June 9, 2011 was the date
for the first annual "Trucker-on-the-Train" law enforcement exercise
scheduled to take
in the Southern California area
on the BNSF Railway and Union Pacific Railroad. Participating
railroads included Burlington
Pacific Railroad, Amtrak, and Metrolink. These railroads represent major
freight hauling and passenger movement capacity in Southern California
and throughout the western United States. Amtrak is our national
railroad serving most states.
first order of business
at Officer-on-the-Train events is the law enforcement briefing. A total
of 40 law enforcement officers from the BNSF Railway, Union Pacific
Los Angeles County Sheriff's
Highway Patrol, Whittier Police Department, City of Vernon Police
Department and the Orange County Sheriff's Department, were on hand to
participate on motorcycles and in cars. On
this day, the briefing duties were handled by Los Angeles County
Steve Smith, BNSF Railway Special Agent Scott Rust, and Union Pacific
Department Officer Jorge Villaescusa. This meeting and briefing took place at the
Metrolink Norwalk Station. I was assigned to ride with LASD
Officer Albert Salinas.
The exercise then continues with what is
called "directed enforcement"
which means law enforcement officers and deputies deploy at preselected
highway grade crossings. On this particular day, the area ranged
from Santa Fe Springs in Los Angeles County into Buena Park in western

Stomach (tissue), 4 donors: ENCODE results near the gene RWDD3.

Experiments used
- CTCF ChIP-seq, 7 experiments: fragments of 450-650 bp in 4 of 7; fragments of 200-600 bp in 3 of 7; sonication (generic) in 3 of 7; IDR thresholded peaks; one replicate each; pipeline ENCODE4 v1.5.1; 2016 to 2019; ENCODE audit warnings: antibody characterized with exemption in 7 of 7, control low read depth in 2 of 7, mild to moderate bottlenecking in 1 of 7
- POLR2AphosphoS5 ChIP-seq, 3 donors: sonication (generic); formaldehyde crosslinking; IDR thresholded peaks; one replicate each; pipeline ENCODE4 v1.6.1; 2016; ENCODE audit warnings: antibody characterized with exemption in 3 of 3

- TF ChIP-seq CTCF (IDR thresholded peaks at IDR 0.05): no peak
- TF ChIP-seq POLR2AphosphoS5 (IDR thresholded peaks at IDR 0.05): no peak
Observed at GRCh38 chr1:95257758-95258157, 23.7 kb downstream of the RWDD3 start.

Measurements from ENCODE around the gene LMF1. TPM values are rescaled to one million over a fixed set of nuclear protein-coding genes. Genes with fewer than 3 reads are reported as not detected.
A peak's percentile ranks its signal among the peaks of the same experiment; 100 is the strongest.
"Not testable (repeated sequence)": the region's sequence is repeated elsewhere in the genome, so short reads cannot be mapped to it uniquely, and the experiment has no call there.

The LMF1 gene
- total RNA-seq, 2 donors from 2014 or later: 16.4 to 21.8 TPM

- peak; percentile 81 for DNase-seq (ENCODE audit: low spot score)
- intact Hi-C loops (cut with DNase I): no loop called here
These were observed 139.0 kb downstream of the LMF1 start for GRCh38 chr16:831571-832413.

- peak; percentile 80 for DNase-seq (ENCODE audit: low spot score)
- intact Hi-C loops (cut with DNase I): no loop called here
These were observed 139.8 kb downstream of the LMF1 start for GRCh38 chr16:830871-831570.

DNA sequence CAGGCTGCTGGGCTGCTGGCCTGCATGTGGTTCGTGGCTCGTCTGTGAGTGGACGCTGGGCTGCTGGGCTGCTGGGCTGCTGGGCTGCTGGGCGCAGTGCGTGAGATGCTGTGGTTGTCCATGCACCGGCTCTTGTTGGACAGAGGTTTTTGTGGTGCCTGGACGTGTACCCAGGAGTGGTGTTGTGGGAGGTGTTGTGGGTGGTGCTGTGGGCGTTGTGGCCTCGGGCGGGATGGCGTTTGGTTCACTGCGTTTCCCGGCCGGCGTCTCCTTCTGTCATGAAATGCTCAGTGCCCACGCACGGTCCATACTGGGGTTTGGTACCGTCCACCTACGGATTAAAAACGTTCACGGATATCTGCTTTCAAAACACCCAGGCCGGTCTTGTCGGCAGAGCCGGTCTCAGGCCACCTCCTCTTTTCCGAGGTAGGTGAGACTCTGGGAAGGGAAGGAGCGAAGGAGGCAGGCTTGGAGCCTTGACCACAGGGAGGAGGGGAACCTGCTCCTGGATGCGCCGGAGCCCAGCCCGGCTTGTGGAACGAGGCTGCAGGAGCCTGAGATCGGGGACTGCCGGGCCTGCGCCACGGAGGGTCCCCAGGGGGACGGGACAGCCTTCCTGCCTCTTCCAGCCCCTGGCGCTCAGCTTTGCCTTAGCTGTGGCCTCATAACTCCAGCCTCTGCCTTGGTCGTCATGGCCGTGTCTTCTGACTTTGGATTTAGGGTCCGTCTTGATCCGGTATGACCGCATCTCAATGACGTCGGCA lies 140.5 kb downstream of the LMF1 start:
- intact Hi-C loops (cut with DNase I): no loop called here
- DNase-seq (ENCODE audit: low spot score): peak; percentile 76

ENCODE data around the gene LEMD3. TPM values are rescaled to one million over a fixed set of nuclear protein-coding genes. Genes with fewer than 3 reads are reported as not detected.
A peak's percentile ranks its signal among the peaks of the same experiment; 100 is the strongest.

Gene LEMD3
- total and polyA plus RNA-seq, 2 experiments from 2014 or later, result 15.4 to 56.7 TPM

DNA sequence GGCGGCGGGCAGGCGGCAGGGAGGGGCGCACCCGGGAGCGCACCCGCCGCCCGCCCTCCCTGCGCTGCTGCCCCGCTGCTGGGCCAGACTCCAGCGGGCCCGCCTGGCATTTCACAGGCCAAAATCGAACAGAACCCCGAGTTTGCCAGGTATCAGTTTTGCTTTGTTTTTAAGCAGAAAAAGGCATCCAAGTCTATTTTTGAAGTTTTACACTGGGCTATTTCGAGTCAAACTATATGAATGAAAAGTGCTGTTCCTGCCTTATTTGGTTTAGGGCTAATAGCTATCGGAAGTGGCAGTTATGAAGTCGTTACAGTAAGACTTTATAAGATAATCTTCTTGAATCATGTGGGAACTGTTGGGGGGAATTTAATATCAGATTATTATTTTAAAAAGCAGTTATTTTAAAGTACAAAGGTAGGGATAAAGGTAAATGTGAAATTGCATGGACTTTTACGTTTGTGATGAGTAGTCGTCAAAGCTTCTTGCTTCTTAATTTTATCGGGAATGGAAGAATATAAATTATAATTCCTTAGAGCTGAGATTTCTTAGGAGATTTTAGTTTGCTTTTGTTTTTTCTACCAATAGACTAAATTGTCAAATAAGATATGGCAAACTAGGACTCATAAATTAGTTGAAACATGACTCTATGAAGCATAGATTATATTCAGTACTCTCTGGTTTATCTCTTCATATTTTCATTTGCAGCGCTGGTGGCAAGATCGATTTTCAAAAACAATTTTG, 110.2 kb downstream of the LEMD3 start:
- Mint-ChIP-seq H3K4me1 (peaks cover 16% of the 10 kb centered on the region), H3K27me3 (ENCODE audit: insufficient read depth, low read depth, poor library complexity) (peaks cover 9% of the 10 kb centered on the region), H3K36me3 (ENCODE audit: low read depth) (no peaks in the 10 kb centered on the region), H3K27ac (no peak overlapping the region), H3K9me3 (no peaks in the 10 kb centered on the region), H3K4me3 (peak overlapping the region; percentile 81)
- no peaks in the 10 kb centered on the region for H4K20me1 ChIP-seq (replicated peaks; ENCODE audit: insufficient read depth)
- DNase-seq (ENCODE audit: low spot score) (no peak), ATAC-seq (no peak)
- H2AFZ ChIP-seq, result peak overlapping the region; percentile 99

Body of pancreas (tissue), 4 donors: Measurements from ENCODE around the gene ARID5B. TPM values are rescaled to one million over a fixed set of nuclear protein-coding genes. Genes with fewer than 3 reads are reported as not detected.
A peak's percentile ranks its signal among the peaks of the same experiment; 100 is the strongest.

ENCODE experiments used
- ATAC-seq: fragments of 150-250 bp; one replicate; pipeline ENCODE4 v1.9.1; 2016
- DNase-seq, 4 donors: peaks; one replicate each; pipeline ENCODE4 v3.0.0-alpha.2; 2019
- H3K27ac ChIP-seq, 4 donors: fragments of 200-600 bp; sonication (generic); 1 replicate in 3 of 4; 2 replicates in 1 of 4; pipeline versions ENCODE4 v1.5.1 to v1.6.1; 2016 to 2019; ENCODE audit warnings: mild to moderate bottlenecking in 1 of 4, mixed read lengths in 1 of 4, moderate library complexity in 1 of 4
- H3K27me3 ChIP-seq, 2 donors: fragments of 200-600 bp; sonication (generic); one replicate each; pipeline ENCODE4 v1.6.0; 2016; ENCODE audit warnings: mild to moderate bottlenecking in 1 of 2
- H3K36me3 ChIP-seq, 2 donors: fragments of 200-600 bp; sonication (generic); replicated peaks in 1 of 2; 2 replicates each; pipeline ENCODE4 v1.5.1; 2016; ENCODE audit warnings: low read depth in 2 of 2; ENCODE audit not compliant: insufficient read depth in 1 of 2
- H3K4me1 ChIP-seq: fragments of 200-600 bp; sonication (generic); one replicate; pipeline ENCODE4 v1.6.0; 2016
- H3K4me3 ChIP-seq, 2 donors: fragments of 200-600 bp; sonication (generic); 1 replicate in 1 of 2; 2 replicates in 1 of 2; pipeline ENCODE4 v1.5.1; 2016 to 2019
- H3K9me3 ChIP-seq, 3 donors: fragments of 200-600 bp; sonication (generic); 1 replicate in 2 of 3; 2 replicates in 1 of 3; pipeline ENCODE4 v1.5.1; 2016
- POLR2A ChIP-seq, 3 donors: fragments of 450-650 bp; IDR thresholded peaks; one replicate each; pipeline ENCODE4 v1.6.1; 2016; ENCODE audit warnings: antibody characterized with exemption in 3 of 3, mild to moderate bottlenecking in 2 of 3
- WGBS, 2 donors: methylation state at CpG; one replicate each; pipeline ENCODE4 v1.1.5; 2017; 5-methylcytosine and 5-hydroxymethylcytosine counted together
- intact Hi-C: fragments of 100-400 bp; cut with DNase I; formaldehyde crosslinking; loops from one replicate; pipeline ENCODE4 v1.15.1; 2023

Deputy Salinas knew the enforcement area quite well, so
several diferent highway grade crossings of the BNSF Railway the first
of which was at Los Nietos Road and Norwalk Boulevard. In this
area, both Amtrak and Metrolink run on BNSF rails. One BNSF
freight and one Metrolink passed while we were there. Directed
Enforcement officers were there and we saw no violations.
Next stop was Valley View Avenue and Stage Road in Buena Park.
East of this location, the BNSF mainline railroad is grade separated
for several miles. Deputy Salinas parked the car north of the
grade crossing and I took
off on foot. Aside from the Amtak Sunset train and a Surfliner,
the most interesting thing present was a memorial to someone, who, I
guess, lost their life near this spot. Again, I assume, the
person was struck by a train. If the person was a male, he was a
Raiders football fan. His loved ones do visit because you can see
a Christmas wreath and Easter eggs hanging on the chain link
fence. How sad.
A motorist in an old Ford pick-up truck had mechanical problems.
Deputy Salinas moved in positon behind the truck to protect them while
they were pushing it over the tracks. Other than the truck, we
saw no violations while we were here.
On our way to the next location, we passed by this scene (below
right). CHP is giving a man a field sobriety test. It is
legal to refuse. Have them take your blood sample. You
Deputy Salinas got a call from the
Orange County Sheriff. They
had arrested a pedestrian who decided to duck under the closed crossing
gate and cross the tracks. Officers engaged the person on th
eother side and found a gang member with a
loaded gun. Duhhhh....mb. OC Sheriff's handed the suspect
off to the LA County Sheriff Deputy Salinas. It was at this time
I was traded to BNSF Railway Special Agent Scott Rust. The put me
into the back of the BNSF SUV. It was expremely uncomfortable and
I had no way to open the window or door while Agent Rust and Metrolink
Sheriff Steve Smith spoke to a motorist. I was finally freed as
the conversation took more time than anticipated. On our way by
Rosecrans and Marquardt, I got a photo of law enforcement who had the
it was off to the races, er,
Commerce Station for the press
conference which was lightly attended by media. It was a race
against time on the very slow Interstate 5 Freeway north. My
driver wanted to exit the freeway, but I counseled him to remain on
it. It turned out to be a good idea. We got to the press
conference before starting time.